High-paid lobbyists steeped in the traditions of the Beltway can get you only so far. Increasingly, the cable industry is relying on company officials like Amy Tykeson, CEO of BendBroadband, Bend, Ore., to go to Washington to speak for themselves to Congress and the FCC.
“We can't expect [the National Cable & Telecommunications Association and the American Cable Association] to do it all,” says Tykeson. “It means a lot for [Congress and the FCC] to hear the real business implications of what it is they are considering.”
Tykeson's company serves 35,000 subscribers in Bend, all of whom have access to the most advanced services cable has to offer. She learned the cable business from her father, Don, a cable-system pioneer who at 80 remains a trusted adviser, and she fortified her business knowledge with an MBA from the University of Oregon.
Tykeson has had a number of formal roles within the industry, including president of the Oregon Cable Telecommunications Association, NCTA board member, and NCTA Rural and Small Operators Committee chairman.
But her role as a small-business executive who can translate cable issues into a language that government officials can easily grasp is what makes her such an important asset these days.
Along with Comcast CEO Brian Roberts, Tykeson is to receive the 2007 Vanguard Award for Distinguished Leadership, which, since 1965, has been the highest honor bestowed by the cable industry.
In recent years, she's gotten into the habit of visiting Washington to let lawmakers and regulators know how policy affects a small outfit like Bend. “The impact of that grassroots effort is very, very important. There is no replacement for that,” says Tykeson. “It's really up to all the cable operators and industry stakeholders to get involved.”
She's an especially impassioned opponent of retransmission consent, and it rankles her that the FCC gives broadcasters what she considers a “free pass” on that issue.
“Amy Tykeson understands how business plays an important role in public policy, and her leadership as an NCTA board member has been outstanding,” says NCTA President Kyle McSlarrow.
Tykeson, 49, became Bend's CEO in 1999, just three years after replacing her father as president. “He is active on our board of directors, and he's a great sounding board for me,” she explains.
“What is truly special to see,” says Matt Polka, president/CEO, American Cable Association, “is Amy as the second-generation independent cable entrepreneur and pioneer, following her dad, who has done so much for the cable industry. The independent spirit of smaller and medium-size cable companies is alive and well, as it always has been.”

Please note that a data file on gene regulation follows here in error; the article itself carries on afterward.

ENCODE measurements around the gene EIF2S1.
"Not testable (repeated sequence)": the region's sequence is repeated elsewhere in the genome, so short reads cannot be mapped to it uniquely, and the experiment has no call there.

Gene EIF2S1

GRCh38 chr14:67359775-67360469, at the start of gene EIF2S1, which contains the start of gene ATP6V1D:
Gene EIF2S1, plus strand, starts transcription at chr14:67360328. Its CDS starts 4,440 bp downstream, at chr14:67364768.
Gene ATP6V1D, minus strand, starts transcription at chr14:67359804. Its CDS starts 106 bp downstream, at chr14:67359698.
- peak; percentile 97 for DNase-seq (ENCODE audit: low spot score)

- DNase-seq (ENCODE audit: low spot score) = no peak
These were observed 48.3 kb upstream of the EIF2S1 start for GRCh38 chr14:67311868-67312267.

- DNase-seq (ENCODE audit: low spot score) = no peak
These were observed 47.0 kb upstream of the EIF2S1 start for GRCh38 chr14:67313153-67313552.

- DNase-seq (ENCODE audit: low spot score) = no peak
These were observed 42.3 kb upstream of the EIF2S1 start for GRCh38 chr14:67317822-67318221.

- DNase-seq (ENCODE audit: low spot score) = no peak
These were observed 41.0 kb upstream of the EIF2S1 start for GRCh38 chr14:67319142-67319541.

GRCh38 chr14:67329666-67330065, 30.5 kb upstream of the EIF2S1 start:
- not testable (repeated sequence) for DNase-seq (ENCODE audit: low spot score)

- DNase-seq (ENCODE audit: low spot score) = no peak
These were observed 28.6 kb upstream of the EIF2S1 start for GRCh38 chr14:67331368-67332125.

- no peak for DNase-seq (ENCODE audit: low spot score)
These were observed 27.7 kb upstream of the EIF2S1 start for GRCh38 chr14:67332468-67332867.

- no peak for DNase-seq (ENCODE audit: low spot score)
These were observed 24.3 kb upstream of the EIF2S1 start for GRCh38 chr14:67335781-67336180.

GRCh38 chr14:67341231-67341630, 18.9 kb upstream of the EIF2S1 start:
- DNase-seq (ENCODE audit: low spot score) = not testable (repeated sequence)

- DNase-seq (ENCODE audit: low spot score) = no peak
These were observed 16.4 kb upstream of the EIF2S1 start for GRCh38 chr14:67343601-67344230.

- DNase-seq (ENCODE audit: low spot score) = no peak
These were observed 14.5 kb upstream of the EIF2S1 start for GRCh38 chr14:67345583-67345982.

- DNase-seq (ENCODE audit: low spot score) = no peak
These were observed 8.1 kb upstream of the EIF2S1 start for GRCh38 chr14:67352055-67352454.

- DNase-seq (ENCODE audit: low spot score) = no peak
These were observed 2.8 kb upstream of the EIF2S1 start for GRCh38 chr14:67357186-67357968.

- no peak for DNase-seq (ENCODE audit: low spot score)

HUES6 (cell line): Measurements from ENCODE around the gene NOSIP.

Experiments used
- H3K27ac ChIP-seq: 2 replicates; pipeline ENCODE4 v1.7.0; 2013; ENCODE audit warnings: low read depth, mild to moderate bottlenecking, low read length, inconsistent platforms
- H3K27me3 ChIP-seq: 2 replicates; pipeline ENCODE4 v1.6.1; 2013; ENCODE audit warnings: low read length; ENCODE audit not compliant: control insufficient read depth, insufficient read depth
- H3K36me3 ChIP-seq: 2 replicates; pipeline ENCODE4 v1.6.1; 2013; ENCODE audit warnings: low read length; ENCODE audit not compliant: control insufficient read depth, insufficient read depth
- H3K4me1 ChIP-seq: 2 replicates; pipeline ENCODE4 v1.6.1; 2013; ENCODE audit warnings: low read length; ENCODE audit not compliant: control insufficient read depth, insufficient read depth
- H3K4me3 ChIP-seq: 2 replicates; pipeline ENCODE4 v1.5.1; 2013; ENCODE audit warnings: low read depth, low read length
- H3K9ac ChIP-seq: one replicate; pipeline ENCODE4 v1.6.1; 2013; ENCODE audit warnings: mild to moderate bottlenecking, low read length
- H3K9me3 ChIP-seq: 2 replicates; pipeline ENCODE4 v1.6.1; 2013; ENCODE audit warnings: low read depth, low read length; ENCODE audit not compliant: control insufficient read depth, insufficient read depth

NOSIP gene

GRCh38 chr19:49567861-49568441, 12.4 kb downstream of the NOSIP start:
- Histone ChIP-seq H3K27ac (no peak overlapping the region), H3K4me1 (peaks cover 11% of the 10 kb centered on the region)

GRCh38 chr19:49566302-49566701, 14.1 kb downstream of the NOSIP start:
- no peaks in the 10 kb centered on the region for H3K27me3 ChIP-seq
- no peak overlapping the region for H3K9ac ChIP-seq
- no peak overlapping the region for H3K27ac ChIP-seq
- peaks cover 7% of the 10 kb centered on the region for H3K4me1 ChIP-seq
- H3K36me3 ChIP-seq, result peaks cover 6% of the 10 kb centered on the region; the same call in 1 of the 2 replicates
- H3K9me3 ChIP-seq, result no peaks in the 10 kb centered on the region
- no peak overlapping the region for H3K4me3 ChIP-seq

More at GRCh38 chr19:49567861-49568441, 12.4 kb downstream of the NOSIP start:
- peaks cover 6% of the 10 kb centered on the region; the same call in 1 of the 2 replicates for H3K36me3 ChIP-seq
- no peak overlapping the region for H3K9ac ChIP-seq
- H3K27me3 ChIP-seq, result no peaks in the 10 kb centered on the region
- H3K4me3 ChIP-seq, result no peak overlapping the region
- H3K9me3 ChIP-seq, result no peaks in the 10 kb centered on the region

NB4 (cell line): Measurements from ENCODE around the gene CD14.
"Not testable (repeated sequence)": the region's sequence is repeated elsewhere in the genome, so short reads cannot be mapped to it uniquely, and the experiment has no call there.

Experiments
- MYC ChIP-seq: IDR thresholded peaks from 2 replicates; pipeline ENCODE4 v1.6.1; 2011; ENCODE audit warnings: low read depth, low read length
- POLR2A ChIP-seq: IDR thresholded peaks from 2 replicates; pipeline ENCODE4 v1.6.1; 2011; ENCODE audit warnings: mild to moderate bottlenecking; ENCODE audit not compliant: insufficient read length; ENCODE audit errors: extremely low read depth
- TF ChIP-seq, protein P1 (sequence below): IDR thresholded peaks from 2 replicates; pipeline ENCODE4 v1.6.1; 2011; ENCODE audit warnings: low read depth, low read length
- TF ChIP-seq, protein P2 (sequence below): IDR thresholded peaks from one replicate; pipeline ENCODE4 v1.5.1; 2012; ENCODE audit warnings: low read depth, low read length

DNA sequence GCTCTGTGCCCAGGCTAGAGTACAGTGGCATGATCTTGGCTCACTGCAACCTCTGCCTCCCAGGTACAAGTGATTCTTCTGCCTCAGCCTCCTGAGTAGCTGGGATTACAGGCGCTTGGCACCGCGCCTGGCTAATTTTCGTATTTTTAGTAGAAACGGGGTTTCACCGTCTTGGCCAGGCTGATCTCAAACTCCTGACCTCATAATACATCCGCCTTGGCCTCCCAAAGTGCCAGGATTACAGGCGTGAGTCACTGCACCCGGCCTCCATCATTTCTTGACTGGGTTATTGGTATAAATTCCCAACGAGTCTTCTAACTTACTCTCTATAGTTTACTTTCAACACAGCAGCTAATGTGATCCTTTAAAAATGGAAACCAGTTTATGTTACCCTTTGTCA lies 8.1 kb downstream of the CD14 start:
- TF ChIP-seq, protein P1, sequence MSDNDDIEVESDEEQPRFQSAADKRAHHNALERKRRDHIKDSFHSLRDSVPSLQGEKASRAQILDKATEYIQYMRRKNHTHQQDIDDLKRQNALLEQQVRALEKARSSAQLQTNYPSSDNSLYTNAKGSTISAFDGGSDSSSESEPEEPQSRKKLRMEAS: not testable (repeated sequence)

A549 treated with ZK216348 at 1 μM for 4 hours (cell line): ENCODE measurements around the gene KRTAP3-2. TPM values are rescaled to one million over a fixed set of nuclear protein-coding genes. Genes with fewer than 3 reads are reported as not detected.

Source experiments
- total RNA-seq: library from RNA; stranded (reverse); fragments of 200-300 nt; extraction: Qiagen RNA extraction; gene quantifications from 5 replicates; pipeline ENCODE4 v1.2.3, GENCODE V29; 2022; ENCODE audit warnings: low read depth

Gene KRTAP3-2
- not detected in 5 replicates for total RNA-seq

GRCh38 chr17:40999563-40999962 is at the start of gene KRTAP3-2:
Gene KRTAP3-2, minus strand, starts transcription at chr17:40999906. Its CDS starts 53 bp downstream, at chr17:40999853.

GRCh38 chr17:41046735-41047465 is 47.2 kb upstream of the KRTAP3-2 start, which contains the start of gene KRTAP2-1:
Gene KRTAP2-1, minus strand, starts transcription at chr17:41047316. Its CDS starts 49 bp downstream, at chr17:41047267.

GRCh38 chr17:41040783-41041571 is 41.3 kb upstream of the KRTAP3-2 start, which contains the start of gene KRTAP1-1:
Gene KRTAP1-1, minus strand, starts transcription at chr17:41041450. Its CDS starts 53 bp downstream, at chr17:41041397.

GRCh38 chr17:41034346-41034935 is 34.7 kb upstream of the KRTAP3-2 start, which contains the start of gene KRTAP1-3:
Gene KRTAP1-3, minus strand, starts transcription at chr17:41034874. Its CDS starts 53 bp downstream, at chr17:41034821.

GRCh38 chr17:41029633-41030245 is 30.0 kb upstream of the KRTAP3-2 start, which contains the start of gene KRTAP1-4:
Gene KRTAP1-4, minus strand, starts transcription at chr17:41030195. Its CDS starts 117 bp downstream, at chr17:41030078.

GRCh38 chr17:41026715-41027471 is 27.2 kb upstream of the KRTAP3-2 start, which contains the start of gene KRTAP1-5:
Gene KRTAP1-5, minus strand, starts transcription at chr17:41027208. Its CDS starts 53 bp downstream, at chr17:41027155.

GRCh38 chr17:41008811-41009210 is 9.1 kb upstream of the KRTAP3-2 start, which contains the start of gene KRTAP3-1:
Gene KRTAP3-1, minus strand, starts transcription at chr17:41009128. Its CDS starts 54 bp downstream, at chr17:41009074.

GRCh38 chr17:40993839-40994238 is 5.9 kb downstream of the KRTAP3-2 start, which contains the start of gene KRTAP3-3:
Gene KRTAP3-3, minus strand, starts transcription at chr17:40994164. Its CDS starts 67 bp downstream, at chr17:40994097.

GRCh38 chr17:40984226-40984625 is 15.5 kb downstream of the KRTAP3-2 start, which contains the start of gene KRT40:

Under her leadership, Bend has capitalized on important industry trends. It launched high-speed data in 1997, when AOL's dial-up service was going gangbusters; rolled out a digital programming tier in 1999, when some doubted consumers' acceptance of set-top boxes; and embraced HDTV in 2004, when millions of consumers were about to fulfill their flat-panel fantasies.
Bend's “triple play” has gone unanswered by the dominant local phone company, Qwest Communications, which hasn't committed to video the same way AT&T and Verizon have.
“We tried to get in there early and get the first-mover advantage,” Tykeson says. “I think our customers are appreciative of what we provide.”
In 2005, Bend set aside bandwidth for a digital simulcast of its analog programming tiers, to allow consumers with digital set-tops and cable-ready DTV sets to enjoy an all-digital environment just as satellite-TV customers do.
“We were the first in Oregon to do high-speed Internet,” Tykeson says proudly. “We were the first in Oregon to do a digital simulcast. So we are on the leading edge out here.”
Over the next 20 months, Tykeson and her company have another challenge. In January, Bend obtained a waiver from the FCC's ban on further cable-operator deployment of integrated digital set-top boxes. But the waiver came at a price: Bend has to discontinue analog transmission by the end of 2008. It won't be easy.
When pressed to comment, Tykeson is reluctant to provide details to some obvious questions about the transition. How are you going to get boxes attached to every TV in every home? What will you do if consumers rebel?
“I would say it's a huge project,” she answers, succinctly.
But with a solid track record, Tykeson is quite capable of effecting a seamless transition to an all-digital system.
“I am very bullish on the cable industry,” she says. “I think we have the best platform to provide enhanced services. I think we have demonstrated that we can compete.”
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